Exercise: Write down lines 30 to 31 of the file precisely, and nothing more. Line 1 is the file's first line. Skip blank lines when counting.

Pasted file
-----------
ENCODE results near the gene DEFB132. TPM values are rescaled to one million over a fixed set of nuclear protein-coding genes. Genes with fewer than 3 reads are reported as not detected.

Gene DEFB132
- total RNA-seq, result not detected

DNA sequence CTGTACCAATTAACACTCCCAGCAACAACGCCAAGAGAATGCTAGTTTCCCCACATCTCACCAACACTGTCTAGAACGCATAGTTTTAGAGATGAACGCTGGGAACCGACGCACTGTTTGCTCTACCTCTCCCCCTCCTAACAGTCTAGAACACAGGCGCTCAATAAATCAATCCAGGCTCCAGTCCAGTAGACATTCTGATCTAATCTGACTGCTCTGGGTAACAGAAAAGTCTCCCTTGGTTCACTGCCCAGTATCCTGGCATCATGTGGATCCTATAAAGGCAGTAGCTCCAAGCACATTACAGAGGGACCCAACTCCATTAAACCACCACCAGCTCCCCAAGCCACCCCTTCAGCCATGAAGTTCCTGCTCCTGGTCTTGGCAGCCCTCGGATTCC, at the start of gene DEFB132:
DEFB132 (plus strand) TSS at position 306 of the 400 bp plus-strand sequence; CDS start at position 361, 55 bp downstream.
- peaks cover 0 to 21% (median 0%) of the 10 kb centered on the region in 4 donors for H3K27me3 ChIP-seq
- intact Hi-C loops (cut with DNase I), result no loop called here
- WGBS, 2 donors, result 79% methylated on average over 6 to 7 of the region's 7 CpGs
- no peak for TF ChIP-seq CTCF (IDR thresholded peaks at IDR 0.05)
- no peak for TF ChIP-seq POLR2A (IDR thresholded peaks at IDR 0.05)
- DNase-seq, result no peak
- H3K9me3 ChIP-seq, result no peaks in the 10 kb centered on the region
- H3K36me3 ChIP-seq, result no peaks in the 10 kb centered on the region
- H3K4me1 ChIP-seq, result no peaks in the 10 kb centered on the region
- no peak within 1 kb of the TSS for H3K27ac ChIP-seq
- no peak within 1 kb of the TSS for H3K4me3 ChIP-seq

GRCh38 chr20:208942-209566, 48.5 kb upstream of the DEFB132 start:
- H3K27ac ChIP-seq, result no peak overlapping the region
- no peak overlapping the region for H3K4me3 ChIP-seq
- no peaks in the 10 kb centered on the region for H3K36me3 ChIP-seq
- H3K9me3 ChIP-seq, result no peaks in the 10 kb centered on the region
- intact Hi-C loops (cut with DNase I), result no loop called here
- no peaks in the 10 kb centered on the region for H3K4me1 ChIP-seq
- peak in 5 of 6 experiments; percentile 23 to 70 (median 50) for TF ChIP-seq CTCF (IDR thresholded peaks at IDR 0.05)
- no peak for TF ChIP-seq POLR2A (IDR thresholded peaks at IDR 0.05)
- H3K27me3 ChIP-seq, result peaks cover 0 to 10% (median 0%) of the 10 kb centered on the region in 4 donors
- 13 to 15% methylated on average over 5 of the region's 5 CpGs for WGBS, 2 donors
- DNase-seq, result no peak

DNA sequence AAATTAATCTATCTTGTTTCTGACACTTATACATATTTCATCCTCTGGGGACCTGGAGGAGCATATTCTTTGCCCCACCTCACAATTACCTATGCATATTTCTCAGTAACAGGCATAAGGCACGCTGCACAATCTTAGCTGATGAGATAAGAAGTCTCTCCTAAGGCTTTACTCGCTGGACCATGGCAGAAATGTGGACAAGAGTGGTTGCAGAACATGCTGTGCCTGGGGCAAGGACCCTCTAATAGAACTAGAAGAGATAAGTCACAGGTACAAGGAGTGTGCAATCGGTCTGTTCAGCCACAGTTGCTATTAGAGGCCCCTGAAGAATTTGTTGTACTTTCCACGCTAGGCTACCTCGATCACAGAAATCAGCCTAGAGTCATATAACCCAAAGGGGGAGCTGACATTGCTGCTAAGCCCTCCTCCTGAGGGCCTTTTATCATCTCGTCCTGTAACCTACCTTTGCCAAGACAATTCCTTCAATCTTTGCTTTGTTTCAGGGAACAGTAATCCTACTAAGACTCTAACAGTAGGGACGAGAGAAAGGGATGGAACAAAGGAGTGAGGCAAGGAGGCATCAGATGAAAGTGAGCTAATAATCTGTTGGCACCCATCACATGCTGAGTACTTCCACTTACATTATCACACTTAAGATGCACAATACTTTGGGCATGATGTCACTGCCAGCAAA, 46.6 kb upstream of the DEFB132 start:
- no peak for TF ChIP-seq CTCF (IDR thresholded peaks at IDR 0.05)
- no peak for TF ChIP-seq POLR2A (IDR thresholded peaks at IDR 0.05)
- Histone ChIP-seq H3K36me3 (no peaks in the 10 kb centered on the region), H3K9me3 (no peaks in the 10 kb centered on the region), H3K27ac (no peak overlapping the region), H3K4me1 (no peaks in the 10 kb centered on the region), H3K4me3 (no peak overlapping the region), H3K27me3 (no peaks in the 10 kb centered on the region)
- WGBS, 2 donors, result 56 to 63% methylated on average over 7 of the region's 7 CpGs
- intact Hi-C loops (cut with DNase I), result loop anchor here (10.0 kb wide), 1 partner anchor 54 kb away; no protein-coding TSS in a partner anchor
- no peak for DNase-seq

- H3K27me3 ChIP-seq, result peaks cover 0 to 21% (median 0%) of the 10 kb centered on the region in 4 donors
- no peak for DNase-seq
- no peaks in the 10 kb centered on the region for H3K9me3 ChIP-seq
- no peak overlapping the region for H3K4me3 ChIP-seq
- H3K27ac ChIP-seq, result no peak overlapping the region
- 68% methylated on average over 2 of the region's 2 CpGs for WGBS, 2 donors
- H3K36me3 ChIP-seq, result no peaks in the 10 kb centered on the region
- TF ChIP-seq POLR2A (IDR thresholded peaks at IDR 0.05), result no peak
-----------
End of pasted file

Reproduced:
- no peak for TF ChIP-seq CTCF (IDR thresholded peaks at IDR 0.05)
- no peak for TF ChIP-seq POLR2A (IDR thresholded peaks at IDR 0.05)